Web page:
The second disc contains the entire second set from the Penn State show. It begins with Bob Weir leading the crowd in “Take a step back” to help the folks in the front keep from getting squashed. And the little accompanying jam leads directly into “China Cat Sunflower,” a tune that always pleases the crowd, and which of course leads straight into “I Know You Rider.” This is a fantastic version of “Rider.” Just listen to Jerry belt out the “headlight” verse. The band is cooking now, the jam having a tremendous amount of energy. Oh yes! Bob then delivers a powerful and cool rendition of “Feel Like A Stranger.” I especially like that vocal jam with Bob and Brent riffing. “It’s going to be a long, long, crazy, crazy night.” A promise we always liked to hear. And then Jerry delivers some wonderful stuff on guitar. The jam has a delicious groove. It gets just a bit messy toward the end, but no matter, as “He’s Gone” emerges from it. And you can’t help but agree as Jerry sings “Nothing left to do but smile, smile, smile.” On this one too, it is that vocal jam toward the end that stands out. I also love the pretty work on guitar that follows that vocal section. The transition into “The Other One” isn’t as forceful as it often was, but instead offers little teases of the song before finally exploding. I love that moment when Phil takes charge and leads the band into that burst. Then the jam becomes more powerful and eventually leads to the song’s first verse. And then just look out, for this train has no fucking brakes. There is a moment when Brent’s playing reminds me of Tom Constanten’s earlier work. This is a seriously good version, and it’s not long after the second verse that Bill and Mickey take over for the “Drums” segment. I’m digging this “Drums,” as it goes through several different sections, and this is before all the electronic sounds that dominated a lot of the later 1980s drum solos. The “Space” that follows it is pretty cool, and it includes some drumming, which I like. That leads into “Wharf Rat,” with an excellent segue. Check out Jerry’s guitar work there. This is a moving rendition of “Wharf Rat,” featuring some excellent vocals. The second set then wraps up with a couple of Chuck Berry rock and roll tunes – “Around And Around” and “Johnny B. Goode.” Bob whispers some of the early lines of “Around And Around,” allowing then for more room to rise when the song starts rocking. And of course “Johnny B. Goode” has a whole lot of energy.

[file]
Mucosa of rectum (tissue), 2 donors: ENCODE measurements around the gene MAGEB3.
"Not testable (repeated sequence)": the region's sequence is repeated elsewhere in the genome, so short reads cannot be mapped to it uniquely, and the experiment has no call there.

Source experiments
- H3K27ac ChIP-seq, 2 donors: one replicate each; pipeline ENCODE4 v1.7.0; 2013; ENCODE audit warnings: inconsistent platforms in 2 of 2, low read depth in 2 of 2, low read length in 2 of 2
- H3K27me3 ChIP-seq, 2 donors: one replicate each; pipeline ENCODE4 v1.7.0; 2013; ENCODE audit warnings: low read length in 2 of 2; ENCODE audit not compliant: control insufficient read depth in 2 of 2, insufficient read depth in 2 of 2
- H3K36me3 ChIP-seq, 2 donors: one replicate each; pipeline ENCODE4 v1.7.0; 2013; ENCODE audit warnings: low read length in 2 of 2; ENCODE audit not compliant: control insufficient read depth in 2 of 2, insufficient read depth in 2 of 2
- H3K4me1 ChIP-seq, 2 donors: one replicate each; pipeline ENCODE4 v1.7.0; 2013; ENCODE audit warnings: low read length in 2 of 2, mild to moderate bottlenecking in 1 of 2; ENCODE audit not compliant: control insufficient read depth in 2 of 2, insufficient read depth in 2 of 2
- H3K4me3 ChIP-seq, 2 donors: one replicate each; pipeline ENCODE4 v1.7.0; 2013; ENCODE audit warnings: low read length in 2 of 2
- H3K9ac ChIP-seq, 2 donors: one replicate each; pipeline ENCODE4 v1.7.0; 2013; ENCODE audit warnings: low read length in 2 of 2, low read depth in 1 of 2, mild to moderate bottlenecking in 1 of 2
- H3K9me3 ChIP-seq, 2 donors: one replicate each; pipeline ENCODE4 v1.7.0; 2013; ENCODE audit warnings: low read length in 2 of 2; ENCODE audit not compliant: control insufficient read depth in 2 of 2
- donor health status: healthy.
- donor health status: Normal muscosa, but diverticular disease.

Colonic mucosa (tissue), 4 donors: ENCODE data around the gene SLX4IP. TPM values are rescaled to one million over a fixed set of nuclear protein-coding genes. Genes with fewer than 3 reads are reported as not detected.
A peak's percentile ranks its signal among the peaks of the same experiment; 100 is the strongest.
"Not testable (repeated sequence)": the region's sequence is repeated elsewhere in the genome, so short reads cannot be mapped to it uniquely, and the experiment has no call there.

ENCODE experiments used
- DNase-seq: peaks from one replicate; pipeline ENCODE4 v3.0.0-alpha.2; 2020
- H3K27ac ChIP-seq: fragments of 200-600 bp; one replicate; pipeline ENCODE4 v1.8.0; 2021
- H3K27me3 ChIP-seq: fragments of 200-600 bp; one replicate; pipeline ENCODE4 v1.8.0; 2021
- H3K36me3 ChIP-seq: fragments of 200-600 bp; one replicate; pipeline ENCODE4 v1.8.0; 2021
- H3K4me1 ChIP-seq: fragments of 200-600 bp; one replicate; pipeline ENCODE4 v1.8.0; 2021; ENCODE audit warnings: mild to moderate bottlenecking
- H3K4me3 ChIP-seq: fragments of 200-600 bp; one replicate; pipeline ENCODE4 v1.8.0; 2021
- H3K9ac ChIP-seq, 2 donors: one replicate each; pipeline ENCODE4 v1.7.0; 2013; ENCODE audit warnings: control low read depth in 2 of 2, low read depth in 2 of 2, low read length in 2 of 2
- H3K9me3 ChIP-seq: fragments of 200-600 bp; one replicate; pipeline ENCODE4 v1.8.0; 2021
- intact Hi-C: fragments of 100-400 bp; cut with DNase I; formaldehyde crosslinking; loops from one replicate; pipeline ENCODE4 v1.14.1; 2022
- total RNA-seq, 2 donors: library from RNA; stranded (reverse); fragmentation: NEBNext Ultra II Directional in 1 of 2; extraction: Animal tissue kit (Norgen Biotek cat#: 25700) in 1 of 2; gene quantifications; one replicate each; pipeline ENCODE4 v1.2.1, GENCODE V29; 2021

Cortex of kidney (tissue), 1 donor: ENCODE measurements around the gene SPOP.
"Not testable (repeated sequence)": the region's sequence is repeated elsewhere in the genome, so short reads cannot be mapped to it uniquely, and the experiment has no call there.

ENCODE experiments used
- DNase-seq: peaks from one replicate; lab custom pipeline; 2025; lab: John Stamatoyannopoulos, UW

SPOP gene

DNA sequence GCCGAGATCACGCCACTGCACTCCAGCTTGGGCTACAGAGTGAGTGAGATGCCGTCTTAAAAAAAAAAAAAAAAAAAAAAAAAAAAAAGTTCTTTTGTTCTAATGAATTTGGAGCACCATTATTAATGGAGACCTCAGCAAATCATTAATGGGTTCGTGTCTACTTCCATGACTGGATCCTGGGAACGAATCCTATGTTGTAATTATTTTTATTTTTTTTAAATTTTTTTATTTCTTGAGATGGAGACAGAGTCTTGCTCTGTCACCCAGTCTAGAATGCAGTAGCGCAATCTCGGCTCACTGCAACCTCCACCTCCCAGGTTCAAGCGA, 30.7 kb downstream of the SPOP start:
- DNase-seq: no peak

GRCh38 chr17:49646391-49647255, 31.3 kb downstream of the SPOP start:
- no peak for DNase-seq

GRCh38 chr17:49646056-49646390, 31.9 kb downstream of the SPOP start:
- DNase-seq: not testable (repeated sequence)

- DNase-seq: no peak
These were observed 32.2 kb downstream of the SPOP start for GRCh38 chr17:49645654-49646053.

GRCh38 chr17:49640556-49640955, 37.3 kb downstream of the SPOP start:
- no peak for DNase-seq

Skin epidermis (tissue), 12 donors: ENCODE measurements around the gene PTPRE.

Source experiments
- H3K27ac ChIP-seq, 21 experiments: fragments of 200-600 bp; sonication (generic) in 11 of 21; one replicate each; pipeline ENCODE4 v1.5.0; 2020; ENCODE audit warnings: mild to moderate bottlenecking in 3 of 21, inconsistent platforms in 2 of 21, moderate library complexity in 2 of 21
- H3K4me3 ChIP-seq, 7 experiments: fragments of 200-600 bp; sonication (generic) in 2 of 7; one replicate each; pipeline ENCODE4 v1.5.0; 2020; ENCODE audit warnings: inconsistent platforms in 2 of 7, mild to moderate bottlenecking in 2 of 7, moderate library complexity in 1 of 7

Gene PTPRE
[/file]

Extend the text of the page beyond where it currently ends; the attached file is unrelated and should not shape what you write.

The third disc contains the entire second set from the Cornell show. They get things moving with a “Shakedown Street” opener, always a great way to start a set. Here is another one with a delicious vocal jam. And then the song has a wonderfully funky vibe, and is just a lot of fun. It leads into another fun song, “Bertha,” to keep everybody dancing. This is an energetic rendition of “Bertha,” and they maintain a high level of energy with “Playing In The Band,” with Bob at one point changing the line to “Playing in the barn,” because of the venue’s barn-like qualities. As you might expect, this is where we get some really good jamming, and the energy never lags. Toward the end, there are little hints of where they might be going. And then Jerry leads the guys into “Terrapin Station.” The jam to this one is absolutely wonderful, at times sweet and beautiful, particularly Jerry’s playing. It is not the most powerful rendition I’ve ever heard, but it is among the most beautiful, no question. A good, rolling “Drums” follows, and settles into a really cool “Space.” From there, “Saint Of Circumstance” emerges and begins to build into something excellent. “I’m still walking, so I’m sure that I can dance.” Jerry then mellows things out with a heartfelt rendition of “Black Peter,” delivering a truly moving vocal performance, certainly a highlight of the set. Is it just me, or does there seem to be a lot of hiss to the sound, noticeable in the quiet moments of this song? “Black Peter” leads back into “Playing In The Band,” with Bob once again substituting “barn” for “band.” And then they wrap up the second set with a rousing “Good Lovin’” to send folks out into the night feeling good.